Have you ever wondered what it was like for Edward Snowden to decide to blow the whistle on the NSA? Read. This. Article.
Article by James Bamford for Wired
The message arrives on my “clean machine,” a MacBook Air loaded only with a sophisticated encryption package. “Change in plans,” my contact says. “Be in the lobby of the Hotel ______ by 1 pm. Bring a book and wait for ES to find you.” ES is Edward Snowden, the most wanted man in the world. For almost nine months, I have been trying to set up an interview with him—traveling to Berlin, Rio de Janeiro twice, and New York multiple times to talk with the handful of his confidants who can arrange a meeting.
Among other things, I want to answer a burning question: What drove Snowden to leak hundreds of thousands of top-secret documents, revelations that have laid bare the vast scope of the government’s domestic surveillance programs? In May I received an email from his lawyer, ACLU attorney Ben Wizner, confirming that Snowden would meet me in Moscow and let me hang out and chat with him for what turned out to be three solid days over several weeks.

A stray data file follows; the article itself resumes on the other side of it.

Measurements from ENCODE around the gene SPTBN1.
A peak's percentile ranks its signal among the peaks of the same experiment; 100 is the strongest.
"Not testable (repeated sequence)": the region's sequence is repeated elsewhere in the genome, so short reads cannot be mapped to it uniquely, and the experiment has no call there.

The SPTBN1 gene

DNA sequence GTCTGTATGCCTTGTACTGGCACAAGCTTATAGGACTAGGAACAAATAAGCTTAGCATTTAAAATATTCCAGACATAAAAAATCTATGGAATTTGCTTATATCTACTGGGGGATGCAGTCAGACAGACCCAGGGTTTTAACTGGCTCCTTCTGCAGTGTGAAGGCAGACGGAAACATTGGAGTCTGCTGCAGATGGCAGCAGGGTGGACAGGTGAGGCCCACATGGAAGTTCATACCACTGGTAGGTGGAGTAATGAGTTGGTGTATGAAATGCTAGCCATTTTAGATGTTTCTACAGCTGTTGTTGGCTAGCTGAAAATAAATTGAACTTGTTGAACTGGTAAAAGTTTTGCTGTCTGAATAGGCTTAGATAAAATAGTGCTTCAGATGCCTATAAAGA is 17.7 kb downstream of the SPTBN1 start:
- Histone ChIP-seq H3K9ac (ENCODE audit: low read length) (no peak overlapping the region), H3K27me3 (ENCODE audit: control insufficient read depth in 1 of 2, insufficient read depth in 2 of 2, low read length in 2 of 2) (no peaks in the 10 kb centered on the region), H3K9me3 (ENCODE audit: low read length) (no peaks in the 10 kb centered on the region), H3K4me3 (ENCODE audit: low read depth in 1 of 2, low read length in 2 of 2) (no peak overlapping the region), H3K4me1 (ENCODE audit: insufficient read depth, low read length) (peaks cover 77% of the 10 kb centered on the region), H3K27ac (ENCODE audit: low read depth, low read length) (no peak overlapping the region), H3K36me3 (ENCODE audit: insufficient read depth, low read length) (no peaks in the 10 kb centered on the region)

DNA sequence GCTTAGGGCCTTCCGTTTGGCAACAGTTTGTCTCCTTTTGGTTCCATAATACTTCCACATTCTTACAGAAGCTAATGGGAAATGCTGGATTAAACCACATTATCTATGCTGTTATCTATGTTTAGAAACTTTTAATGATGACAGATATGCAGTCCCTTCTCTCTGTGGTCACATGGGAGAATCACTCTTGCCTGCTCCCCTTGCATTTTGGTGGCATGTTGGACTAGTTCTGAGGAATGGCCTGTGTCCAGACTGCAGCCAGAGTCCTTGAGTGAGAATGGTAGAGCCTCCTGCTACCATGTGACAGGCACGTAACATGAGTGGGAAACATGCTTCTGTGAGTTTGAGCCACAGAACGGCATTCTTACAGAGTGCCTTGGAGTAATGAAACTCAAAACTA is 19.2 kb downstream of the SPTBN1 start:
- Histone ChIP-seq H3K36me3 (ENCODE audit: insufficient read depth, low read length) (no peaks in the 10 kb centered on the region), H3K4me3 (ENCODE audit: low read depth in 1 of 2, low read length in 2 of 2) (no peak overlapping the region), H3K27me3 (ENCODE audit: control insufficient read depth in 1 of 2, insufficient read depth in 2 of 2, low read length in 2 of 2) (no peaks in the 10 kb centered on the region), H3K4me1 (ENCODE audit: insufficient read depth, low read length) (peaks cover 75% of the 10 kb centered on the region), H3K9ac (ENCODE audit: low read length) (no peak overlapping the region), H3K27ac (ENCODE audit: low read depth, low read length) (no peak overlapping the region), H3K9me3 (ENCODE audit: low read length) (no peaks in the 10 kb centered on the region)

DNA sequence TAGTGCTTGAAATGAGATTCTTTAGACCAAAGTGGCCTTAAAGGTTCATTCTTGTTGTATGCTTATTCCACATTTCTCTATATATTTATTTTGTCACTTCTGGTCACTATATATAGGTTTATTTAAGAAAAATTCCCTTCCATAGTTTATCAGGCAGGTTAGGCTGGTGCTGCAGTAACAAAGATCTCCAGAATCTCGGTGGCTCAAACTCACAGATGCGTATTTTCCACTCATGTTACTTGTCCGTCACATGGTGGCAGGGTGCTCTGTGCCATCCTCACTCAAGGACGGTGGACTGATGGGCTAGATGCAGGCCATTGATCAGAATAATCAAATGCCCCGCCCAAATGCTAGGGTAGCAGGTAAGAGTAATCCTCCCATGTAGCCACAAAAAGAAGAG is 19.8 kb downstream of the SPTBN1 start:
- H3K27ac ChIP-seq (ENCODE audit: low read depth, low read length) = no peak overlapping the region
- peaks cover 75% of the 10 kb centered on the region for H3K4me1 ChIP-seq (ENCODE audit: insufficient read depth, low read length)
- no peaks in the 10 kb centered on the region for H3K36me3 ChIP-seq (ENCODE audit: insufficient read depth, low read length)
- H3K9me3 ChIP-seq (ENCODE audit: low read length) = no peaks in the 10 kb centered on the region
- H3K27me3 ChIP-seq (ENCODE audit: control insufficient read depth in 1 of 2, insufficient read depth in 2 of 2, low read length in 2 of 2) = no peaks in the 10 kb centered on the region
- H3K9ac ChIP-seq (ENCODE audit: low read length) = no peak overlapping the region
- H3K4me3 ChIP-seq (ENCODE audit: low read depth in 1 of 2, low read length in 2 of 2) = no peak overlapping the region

It is the most time that any journalist has been allowed to spend with him since he arrived in Russia in June 2013. But the finer details of the rendezvous remain shrouded in mystery. I landed in Moscow without knowing precisely where or when Snowden and I would actually meet. Now, at last, the details are set.
I am staying at the Hotel Metropol, a whimsical sand-colored monument to pre-revolutionary art nouveau. Built during the time of Czar Nicholas II, it later became the Second House of the Soviets after the Bolsheviks took over in 1917. In the restaurant, Lenin would harangue his followers in a greatcoat and Kirza high boots. Now his image adorns a large plaque on the exterior of the hotel, appropriately facing away from the symbols of the new Russia on the next block—Bentley and Ferrari dealerships and luxury jewelers like Harry Winston and Chopard.
- Read more at Wired